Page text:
Results 1 to 4 of 4
  1. #1

    The Divorce Trap by Bill Sardi

    "If you are the primary wage earner in the middle of a divorce, you are likely the victim of a hidden trap that you may never become aware of even when the divorce is finally over.
    Having a divorce devour the past 3.5 years of my life and run up hundreds of thousands of dollars of legal bills before it would be finalized in the family court, and having to hire a succession of six different attorneys before I found some sort of legal relief, I learned a few things.
    The hidden “quid pro quo” (something that is given or taken in return for something else) in divorce is that the attorney who represents the party that earns the money in the family will be covertly doing things to transfer funds to the non-income earning party so they can pay their attorney. Essentially, your attorney is working for the other side.
    This hidden agreement in divorce proceedings changes sides depending upon which party an attorney represents. And if a divorce attorney doesn’t play along and gets ten clients in a row who aren’t the primary wage earner, he/she may have no way to get paid other than hoping they can file for a lien on community property, if it exists.
    After interviewing a number of men (who are usually the primary wage earner in divorce), I discovered this tacit agreement between divorce attorneys can result in attorneys agreeing to allow one party to even commit crimes with impunity, such as moving assets in the middle of a divorce, running up credit-card bills, which is forbidden in family court, even committing grand theft, credit card and banking fraud . . . "
    Full article at:

    This phenomenon is discussed by Raoul Felder, the famous divorce lawyer, who admitted in his book on negotiation that he and the other divorce attorney discussed having the husband pay the legal fees for the wife who filed for divorce . . . a usual practice for a "Frivorce".

  2. #2

    Re: The Divorce Trap by Bill Sardi

    There is a book and a video (must buy not free) called "Divorce Incorporated", or "Divorce Corp", which details the self dealing and money siphon that is the divorce industry (including the courts). The government has a vested interest in making it cost as much as possible to the higher wage earner as they rake in a percentage of what ever flows though the system. It is all as corrupt as hell.

  3. #3
    Super Moderator William Noy's Avatar
    Join Date
    Jun 2014
    Dark Knight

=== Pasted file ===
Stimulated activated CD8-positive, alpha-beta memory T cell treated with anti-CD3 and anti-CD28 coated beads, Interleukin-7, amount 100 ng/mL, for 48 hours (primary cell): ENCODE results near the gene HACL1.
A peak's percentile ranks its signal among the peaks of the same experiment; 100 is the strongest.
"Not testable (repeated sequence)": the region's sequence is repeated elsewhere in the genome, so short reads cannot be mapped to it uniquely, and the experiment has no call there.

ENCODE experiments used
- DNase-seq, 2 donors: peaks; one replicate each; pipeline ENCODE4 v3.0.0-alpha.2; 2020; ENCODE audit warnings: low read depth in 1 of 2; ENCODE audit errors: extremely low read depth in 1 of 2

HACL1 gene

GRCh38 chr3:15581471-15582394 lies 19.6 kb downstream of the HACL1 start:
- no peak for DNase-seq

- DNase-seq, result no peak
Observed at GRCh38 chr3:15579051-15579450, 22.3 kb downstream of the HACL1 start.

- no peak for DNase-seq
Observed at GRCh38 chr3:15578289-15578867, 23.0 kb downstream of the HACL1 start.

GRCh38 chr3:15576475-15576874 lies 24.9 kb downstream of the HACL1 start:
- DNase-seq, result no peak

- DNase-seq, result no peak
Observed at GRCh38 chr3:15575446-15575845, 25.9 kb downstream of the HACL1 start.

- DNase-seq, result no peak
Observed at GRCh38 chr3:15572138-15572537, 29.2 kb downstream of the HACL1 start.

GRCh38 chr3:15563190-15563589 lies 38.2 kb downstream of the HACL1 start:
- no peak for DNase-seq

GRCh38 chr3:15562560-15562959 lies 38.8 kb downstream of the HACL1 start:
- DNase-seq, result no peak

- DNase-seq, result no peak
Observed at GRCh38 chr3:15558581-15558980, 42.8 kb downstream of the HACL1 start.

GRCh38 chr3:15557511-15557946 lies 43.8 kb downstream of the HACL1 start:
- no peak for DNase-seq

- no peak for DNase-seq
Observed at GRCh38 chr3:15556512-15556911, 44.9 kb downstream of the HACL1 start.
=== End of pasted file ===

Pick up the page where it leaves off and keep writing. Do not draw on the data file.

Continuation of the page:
Re: The Divorce Trap by Bill Sardi

    It's standard in a divorce (or any suit before the court) to ask for the other side to pay your legal fees.

    With that in mind, why would it be unusual, or nefarious for Mr. Felder to discuss having the other party pay his client's fees?

    Discussion of one party paying all the fees doesn't mean it's going to happen. My ex-wife's lawyer asked me to pay her legal fees. I told him to pound sand.

    Of course, at the time, I had the advantage of poverty.
    Luck is what happens when preparation meets opportunity. --Seneca

  4. #4

    Re: The Divorce Trap by Bill Sardi

    The reason Felder discusses it in his book is that NY was a fault state and the wife lost the divorce action, so she got nothing and so she refused to pay her divorce lawyer. Once the wife discovered that her lawyer wanted to be paid by her husband, she suspected her husband and Felder of bribing her lawyer to throw the case. Felder wasn't happy he was accused of "fixing" the divorce case for the rich developer husband in the NY newspapers . . .

Similar Threads

  1. Replies: 13
    Last Post: June 1, 2017, 4:48 AM
  2. The Venus Fly Trap
    By TheGayGayGay in forum Lounge
    Replies: 14
    Last Post: November 15, 2016, 10:03 PM
  3. It's not just the $20 bill
    By jagrmeister in forum Lounge
    Replies: 11
    Last Post: April 27, 2016, 12:20 AM
  4. The Israeli man trap
    By shemyk344 in forum Lounge
    Replies: 20
    Last Post: April 22, 2015, 7:08 PM

Posting Permissions

  • You may not post new threads
  • You may not post replies
  • You may not post attachments
  • You may not edit your posts